(CN) — Now found in humans’ bloodstreams and deep in oceans, plastic’s proliferation is growing exponentially: Yearly global production is expected to exceed 1 billion tons by 2050. But there are glimmers of change within the deluge. A movement calling on mankind to wean itself off plastic bags turns 10 on Wednesday.
Weekly news cycles are seemingly incomplete without a story about plastic’s perils, but those perils are hard to pin down because research on its human health effects is in its infancy.
A study released in June by Australia’s University of Newcastle found humans may be ingesting 5 grams a week, equal to one credit card, and that since 2000 the world has produced as much plastic as in all previous years combined.
An Austrian study in 2018 found plastic particles in the stool of people in eight countries.
Zero Waste Europe, a nonprofit funded by the European Union, launched its International Plastic Bag Free Day in 2009, calling for an end to single-use plastic bags.
Zero Waste backs its plea with some staggering statistics. It says it takes 100 to 500 years for a plastic bag to disintegrate; 1 million plastic bags are used worldwide every minute and 80% percent of marine litter is plastic.
According to scientists, the world’s seas are marred by five huge masses of plastic trash, which are formed by ocean currents and cover around 40 percent of the planet’s ocean surface — one, known as the Great Pacific Garbage Patch, is twice as big as Texas.
Perhaps because those floating dumps are so far from terra firma and removed from public view, there’s no consensus among U.S. states that plastic bags need to go.
California and Hawaii, for instance, have passed legislation barring grocery stores from offering single-use plastic bags, but Texas has moved in the other direction.
The Texas Supreme Court ruled in January 2018 that plastic bag taxes are preempted by a state law that bars local governments from restricting use of containers and packages, leading more than 10 Texas cities, including the Austin, to scrap their bag taxes.
The United States, at the G-7 Summit in June 2018, refused to sign on to a nonbinding pledge, endorsed by five member countries, to work toward making all new plastic recyclable by 2030.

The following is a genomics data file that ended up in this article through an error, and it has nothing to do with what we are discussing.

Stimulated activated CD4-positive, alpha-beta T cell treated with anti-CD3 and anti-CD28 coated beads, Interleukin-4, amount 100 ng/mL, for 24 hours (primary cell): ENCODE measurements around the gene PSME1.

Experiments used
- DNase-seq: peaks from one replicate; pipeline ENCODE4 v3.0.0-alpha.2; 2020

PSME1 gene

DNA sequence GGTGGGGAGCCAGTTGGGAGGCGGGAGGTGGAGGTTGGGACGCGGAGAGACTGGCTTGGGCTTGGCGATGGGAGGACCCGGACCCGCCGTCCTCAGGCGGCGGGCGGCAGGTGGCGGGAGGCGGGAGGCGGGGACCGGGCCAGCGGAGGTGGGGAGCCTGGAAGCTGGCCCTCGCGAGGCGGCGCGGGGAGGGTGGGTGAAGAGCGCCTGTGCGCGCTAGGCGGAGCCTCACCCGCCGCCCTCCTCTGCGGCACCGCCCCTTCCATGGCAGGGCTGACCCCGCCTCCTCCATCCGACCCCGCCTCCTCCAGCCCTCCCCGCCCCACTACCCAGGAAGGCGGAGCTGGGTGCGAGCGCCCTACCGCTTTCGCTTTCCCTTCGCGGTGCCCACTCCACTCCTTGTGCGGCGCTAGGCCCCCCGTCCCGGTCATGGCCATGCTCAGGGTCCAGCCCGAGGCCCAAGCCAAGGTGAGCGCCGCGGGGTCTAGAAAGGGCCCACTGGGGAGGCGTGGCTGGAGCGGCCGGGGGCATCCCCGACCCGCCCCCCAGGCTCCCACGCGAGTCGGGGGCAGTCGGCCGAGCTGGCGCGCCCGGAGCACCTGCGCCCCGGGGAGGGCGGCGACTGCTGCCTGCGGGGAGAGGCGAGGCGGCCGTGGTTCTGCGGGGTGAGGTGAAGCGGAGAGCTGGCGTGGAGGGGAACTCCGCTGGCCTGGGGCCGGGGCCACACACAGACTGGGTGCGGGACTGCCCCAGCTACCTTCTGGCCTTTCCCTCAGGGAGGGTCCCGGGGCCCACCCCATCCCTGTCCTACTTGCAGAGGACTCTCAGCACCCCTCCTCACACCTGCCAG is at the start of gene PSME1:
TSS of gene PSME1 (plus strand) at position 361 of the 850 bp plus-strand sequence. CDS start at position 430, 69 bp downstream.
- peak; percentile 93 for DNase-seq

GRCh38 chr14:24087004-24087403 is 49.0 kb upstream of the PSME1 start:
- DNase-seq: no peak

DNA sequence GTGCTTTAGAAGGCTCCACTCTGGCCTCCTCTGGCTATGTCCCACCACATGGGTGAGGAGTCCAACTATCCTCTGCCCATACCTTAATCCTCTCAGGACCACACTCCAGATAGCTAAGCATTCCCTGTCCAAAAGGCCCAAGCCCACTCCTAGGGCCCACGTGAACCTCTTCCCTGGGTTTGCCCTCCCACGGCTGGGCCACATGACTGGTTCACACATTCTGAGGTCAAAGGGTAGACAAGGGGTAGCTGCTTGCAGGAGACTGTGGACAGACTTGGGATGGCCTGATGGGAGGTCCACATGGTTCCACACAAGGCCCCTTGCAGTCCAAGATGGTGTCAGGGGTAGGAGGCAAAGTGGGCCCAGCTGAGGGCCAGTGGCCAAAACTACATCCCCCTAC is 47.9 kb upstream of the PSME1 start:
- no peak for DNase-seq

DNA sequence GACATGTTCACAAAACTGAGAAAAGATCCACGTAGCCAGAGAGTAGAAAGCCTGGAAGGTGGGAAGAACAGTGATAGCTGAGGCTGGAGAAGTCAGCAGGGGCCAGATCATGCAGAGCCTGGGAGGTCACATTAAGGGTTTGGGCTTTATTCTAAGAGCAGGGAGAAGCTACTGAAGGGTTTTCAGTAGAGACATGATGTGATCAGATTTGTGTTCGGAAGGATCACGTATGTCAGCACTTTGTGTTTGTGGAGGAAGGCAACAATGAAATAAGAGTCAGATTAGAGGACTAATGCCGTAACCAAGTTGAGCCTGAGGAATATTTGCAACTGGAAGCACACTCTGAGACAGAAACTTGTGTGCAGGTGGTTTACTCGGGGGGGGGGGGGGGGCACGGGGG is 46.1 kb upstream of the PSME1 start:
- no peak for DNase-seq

Environmentalists were not impressed with the pact’s vague goals. They say the only way to make a difference is to implement legally binding rules.
Despite U.S. resistance, more than 60 countries have enacted bans or taxes on single-use plastics, according to Rachel Meidl, an environmental expert at Rice University’s Baker Institute for Public Policy in Houston.
She told Courthouse News that cheap crude oil, a feedstock for plastic production, and China’s decision to stop importing plastic waste in January 2018 is working against plastic recyclers.
“When cheap oil inundates the market, plastic producers can manufacture virgin plastic at a lower price. Consequently, it’s cheaper for manufacturers to buy virgin plastic than to pay for recycled plastic,” she said in an email.
Meidl said recycling companies are unable to cut prices to compete with plastic producers due to the steep costs of sorting and recycling plastic.
“There’s also the issue of the fate of all the unsold recycled plastic. When companies can’t find end markets and customers willing to pay for it, recycled plastics end up being stockpiled or landfilled, defeating the purpose of recycling entirely,” she said.
Before it swore off importing discarded plastic, experts say, China imported two-thirds of the world’s plastic waste.
Meidl said it’s understandable why single-use plastic bags are everywhere: “Plastic carrier bags outperform other materials.” Organic cotton bags don’t hold up, she said.
In its call to end the use of single-use plastic bags, Zero Waste Europe says: “They embody the message of the throw-away society that is trashing the planet.”
Meidl echoed that sentiment. “It’s important for us all to remember that human decisions and behaviors are the sole cause of plastic pollution in the environment,” she said.
She said progress depends on personal responsibility, learning what can and cannot be recycled and how to properly sort and prepare plastics for recycling.